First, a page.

GAO issued a report discussing virtual currencies. One example of these is bitcoin, which was developed in 2009. Bitcoin and similar virtual currency systems operate over the Internet and use computer protocols and encryption to conduct and verify transactions. According to GAO, while these virtual currency systems offer some benefits, they also pose risks. For example, GAO notes they have been associated with illicit activity and security breaches, raising possible regulatory, law enforcement, and consumer protection issues.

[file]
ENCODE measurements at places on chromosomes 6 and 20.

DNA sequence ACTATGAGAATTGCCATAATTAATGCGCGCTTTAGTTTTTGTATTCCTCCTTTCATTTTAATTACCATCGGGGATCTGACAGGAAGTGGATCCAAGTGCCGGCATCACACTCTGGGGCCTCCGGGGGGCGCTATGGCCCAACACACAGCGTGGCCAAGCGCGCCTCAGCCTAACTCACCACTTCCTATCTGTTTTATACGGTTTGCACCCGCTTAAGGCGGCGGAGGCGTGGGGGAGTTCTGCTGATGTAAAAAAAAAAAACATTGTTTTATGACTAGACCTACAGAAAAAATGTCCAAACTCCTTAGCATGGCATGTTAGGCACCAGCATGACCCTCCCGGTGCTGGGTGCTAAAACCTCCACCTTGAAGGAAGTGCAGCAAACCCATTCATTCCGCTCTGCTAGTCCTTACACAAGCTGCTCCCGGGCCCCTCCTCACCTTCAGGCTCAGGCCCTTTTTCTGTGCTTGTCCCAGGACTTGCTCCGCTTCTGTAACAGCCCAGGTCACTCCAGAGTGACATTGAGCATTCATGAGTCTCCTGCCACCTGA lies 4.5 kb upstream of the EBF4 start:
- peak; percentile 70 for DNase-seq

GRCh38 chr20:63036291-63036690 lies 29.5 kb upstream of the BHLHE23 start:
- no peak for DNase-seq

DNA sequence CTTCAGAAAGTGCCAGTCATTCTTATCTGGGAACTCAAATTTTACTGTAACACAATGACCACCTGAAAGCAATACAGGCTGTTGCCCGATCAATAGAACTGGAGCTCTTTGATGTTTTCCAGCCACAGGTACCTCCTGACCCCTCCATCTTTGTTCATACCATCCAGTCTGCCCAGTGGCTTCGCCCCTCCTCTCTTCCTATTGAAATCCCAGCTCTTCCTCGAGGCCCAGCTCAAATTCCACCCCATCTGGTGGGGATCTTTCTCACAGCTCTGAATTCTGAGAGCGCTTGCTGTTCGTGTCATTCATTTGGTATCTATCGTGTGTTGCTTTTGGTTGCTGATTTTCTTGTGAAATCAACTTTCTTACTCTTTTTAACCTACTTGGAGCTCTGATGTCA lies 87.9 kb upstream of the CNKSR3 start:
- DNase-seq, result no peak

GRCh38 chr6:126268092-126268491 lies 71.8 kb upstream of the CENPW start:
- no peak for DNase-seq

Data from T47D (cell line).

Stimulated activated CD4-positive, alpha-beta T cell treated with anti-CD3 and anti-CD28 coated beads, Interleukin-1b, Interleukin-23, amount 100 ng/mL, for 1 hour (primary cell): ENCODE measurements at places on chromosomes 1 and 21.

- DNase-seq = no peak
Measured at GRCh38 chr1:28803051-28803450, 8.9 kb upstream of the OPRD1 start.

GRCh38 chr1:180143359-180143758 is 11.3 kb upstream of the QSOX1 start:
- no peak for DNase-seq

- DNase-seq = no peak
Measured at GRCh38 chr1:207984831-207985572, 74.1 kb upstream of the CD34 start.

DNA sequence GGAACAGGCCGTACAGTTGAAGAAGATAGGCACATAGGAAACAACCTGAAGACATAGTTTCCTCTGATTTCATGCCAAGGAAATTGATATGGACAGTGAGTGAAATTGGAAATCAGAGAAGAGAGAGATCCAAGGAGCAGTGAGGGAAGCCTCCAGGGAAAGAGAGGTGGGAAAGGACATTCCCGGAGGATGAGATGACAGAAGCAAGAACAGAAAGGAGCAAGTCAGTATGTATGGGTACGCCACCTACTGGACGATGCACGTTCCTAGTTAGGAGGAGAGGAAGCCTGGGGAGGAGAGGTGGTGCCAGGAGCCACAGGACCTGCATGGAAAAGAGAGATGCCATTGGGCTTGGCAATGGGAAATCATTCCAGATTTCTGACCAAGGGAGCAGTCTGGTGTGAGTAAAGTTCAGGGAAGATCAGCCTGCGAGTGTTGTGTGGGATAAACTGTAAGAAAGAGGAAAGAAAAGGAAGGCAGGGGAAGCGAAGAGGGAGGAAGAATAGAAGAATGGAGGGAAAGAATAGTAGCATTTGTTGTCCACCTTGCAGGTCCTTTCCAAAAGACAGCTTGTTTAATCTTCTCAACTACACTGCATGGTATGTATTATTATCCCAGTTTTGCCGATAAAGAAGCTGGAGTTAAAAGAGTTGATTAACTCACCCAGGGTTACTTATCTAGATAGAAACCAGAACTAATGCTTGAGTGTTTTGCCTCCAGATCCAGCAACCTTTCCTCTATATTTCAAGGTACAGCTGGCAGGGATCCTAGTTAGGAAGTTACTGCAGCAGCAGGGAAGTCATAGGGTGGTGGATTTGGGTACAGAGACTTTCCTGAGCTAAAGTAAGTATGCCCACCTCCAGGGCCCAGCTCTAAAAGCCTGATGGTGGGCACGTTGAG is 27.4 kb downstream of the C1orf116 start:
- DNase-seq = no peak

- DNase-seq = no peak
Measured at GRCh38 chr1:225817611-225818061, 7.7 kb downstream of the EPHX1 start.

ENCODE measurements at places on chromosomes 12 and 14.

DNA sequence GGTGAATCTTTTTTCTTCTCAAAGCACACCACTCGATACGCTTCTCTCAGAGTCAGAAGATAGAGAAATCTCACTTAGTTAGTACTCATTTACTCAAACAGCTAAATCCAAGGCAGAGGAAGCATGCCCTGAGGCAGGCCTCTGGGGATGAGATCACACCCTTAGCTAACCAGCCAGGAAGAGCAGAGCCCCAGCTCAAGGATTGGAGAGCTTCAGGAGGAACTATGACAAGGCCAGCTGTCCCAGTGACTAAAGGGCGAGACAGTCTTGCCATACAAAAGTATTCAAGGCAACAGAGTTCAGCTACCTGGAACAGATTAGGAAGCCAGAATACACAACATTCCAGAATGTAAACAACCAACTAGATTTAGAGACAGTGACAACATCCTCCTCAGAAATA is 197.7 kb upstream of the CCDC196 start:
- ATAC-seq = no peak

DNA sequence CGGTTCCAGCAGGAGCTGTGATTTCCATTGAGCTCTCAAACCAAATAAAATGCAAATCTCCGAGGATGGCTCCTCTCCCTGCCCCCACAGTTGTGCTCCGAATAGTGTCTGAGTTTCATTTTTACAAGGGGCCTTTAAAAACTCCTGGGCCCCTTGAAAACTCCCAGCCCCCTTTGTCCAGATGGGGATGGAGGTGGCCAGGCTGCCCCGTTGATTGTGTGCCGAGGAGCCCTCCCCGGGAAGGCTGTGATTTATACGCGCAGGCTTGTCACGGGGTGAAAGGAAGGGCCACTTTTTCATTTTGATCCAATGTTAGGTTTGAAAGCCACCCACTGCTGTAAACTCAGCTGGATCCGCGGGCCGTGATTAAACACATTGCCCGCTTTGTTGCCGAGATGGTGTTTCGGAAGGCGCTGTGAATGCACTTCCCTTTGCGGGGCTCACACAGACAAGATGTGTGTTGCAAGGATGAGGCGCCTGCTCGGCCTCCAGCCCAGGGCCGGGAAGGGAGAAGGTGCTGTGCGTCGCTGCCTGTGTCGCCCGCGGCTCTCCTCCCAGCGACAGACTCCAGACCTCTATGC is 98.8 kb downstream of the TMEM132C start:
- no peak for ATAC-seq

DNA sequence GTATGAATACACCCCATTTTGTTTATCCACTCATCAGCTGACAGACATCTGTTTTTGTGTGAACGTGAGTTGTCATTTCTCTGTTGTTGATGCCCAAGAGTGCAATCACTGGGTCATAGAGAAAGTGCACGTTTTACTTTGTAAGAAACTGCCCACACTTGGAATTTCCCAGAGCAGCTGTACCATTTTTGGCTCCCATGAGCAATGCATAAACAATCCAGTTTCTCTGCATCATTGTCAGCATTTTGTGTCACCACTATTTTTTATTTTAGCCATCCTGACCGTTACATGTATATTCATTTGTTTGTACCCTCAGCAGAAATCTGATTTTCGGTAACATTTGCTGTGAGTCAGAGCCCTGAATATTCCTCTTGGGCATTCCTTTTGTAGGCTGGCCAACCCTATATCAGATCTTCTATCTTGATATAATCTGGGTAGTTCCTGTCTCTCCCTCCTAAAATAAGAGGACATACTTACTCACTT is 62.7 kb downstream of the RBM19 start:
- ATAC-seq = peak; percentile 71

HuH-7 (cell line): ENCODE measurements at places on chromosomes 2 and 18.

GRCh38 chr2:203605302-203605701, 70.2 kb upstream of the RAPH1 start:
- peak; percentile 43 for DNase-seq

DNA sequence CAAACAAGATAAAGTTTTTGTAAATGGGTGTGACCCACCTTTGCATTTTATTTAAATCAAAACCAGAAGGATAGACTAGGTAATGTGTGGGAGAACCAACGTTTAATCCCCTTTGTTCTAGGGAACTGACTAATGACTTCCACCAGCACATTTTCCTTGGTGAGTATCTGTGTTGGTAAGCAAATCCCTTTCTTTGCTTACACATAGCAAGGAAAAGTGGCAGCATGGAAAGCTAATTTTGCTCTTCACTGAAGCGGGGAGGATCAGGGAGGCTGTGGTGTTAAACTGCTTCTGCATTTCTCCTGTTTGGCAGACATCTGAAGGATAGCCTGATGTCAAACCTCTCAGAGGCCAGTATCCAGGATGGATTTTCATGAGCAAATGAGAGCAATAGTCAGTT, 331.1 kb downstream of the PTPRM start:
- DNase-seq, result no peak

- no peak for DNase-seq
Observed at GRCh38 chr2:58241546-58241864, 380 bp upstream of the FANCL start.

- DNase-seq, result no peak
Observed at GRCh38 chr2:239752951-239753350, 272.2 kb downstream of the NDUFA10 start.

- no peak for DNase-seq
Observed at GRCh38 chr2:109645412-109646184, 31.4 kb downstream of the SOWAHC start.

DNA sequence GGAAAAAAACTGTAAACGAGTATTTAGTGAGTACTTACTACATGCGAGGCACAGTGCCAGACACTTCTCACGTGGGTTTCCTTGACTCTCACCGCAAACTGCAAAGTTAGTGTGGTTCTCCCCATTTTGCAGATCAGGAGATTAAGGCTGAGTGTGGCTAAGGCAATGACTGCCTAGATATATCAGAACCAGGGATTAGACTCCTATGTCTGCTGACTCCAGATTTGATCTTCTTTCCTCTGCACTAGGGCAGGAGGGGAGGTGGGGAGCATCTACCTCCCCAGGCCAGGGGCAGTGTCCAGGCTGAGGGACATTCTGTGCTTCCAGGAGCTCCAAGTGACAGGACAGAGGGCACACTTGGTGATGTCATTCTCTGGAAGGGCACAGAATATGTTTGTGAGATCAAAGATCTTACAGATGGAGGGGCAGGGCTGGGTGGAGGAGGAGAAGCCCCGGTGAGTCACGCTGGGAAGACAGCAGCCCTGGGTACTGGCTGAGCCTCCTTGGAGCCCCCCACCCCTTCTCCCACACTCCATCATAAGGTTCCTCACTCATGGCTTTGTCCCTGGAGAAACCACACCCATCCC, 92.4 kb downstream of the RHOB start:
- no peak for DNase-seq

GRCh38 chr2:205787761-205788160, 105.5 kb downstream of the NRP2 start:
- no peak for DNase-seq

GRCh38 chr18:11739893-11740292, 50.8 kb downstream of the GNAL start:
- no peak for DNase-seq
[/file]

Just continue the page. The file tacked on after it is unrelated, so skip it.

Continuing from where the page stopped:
Federal agencies also have begun to collaborate on virtual currency issues through informal discussions and interagency working groups primarily concerned with money laundering and other law enforcement matters. However, according to GAO, these working groups have not focused on emerging consumer protection issues, and the CFPB—whose responsibilities include providing consumers with information to make responsible decisions about financial transactions—has generally not participated in these groups.  GAO stated  interagency efforts related to virtual currencies may not be consistent  with key practices that can benefit interagency collaboration, such as including all relevant participants to ensure they contribute to the outcomes of the effort.  GAO concludes, as a result, future interagency efforts may not be in a position to address consumer risks associated with virtual currencies in the most timely and effective manner.